CLST401C

Seminar in Classical History: DARK AGE AND ARCHAIC GREECE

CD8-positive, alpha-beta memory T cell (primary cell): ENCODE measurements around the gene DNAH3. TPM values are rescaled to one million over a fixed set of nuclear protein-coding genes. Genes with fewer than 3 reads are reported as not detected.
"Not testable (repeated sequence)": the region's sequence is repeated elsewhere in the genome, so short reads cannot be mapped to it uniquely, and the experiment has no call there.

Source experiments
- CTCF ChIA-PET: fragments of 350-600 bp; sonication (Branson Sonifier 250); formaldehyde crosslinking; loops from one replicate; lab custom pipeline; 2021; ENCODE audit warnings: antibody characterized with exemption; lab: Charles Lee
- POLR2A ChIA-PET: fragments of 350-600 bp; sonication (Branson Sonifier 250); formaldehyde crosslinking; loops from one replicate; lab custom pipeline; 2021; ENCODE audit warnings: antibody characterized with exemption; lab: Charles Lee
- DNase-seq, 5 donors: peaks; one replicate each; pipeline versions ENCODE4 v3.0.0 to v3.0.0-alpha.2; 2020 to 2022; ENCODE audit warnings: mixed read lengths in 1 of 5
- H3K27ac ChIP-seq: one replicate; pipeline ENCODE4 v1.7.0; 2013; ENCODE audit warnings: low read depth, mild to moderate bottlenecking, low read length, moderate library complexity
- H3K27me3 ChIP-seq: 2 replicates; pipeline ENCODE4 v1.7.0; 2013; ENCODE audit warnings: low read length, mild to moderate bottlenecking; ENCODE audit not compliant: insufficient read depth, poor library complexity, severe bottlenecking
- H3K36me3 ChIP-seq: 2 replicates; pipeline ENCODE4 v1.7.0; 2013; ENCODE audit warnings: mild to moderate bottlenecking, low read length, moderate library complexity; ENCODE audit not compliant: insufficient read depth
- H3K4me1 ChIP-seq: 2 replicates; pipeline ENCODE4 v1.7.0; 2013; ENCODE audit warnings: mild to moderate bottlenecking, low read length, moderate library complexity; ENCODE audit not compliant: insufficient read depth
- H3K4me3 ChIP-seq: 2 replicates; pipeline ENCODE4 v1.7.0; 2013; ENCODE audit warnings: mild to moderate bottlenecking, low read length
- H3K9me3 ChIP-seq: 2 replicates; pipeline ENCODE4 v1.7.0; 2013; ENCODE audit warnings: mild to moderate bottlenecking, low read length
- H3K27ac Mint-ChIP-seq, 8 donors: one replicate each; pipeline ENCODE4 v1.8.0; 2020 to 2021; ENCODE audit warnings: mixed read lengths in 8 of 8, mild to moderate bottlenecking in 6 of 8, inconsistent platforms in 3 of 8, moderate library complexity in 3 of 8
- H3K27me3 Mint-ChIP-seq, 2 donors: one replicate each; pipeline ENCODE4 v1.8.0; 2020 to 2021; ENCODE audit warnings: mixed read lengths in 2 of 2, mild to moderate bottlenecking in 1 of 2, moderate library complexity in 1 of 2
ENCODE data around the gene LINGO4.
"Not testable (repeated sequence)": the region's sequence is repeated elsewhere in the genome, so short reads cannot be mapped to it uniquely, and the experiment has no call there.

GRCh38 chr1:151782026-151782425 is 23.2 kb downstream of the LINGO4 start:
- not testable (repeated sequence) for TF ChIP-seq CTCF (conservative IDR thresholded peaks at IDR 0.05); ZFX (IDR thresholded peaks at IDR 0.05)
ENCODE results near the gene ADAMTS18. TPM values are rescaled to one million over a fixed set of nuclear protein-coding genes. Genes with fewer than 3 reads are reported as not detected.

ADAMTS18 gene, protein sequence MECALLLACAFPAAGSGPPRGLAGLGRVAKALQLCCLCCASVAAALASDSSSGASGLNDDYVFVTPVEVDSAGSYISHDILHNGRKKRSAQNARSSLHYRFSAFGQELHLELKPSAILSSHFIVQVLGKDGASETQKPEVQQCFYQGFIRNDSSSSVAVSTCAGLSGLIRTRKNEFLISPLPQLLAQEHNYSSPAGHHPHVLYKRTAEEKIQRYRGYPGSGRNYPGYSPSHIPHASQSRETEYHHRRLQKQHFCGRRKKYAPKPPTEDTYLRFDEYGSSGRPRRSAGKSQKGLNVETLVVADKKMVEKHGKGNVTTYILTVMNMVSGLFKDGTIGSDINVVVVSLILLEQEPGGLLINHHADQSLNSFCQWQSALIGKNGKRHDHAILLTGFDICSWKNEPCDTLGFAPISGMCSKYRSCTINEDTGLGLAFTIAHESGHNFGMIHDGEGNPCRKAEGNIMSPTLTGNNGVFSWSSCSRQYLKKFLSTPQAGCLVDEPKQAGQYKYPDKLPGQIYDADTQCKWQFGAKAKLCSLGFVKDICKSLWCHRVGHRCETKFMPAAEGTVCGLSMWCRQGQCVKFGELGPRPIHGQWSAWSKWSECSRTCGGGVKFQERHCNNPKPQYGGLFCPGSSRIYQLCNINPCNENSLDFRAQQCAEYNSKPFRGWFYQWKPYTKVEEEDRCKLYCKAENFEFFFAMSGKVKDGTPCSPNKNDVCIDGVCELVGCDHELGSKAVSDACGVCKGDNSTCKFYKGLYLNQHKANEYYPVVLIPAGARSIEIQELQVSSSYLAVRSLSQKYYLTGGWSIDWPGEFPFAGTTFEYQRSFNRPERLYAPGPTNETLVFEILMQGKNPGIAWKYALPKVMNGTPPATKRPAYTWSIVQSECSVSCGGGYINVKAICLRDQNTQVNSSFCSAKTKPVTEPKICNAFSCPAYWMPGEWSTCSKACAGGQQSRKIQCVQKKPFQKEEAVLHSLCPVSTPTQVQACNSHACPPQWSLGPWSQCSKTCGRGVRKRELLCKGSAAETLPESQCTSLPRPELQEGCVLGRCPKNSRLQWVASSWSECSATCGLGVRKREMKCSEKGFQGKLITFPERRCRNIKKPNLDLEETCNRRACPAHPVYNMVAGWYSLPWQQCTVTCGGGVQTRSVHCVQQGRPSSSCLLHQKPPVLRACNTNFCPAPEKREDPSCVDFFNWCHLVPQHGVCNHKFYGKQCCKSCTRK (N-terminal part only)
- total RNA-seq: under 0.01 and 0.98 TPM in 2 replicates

Classical Greece is still alive and rightly deserves to be defined as the apex of ancient Greek civilization. Until relatively recently, Classical Greece had been treated like the birth of the goddess Athena: fully grown when she came out of the head of Zeus, her father. Recent research, by contrast, has shown that the foundations of Classical Greece were laid beforehand during several formative centuries which laid the groundwork, making these achievements possible. The primary aim of this seminar course is to study, using a problem-oriented method, the main historical developments and issues of these formative centuries, from the Dark Age to the Archaic period ending in the watershed Persian Wars (roughly 1100-480 BC), a time-period collectively known as “Early Greece.” This is a truly fascinating period, which witnesses such things as the fall and re-rise of civilization (the second time on a completely different footing from the first), the birth of the city-state (sometimes governed by democracy, another invention of the period), the migration of Greeks to areas outside Greece, like Italy, France, North Africa, and Black Sea (which raises issues of culture contact and culture change), and numerous other characteristic features which we traditionally associate with the Classical Greeks. A secondary aim of the seminar course is to introduce students to the challenges and benefits of dealing with an epoch of human history that includes prehistoric, protohistoric, and archaic phases, all at once, and that, as a result, requires an eclectic approach in order to bring together different types of interrelated sources (oral traditions; literature; inscriptions; coinage, and archaeology). Early Greece provides a valuable test case for the development of interdisciplinary approaches to the study of human behaviour.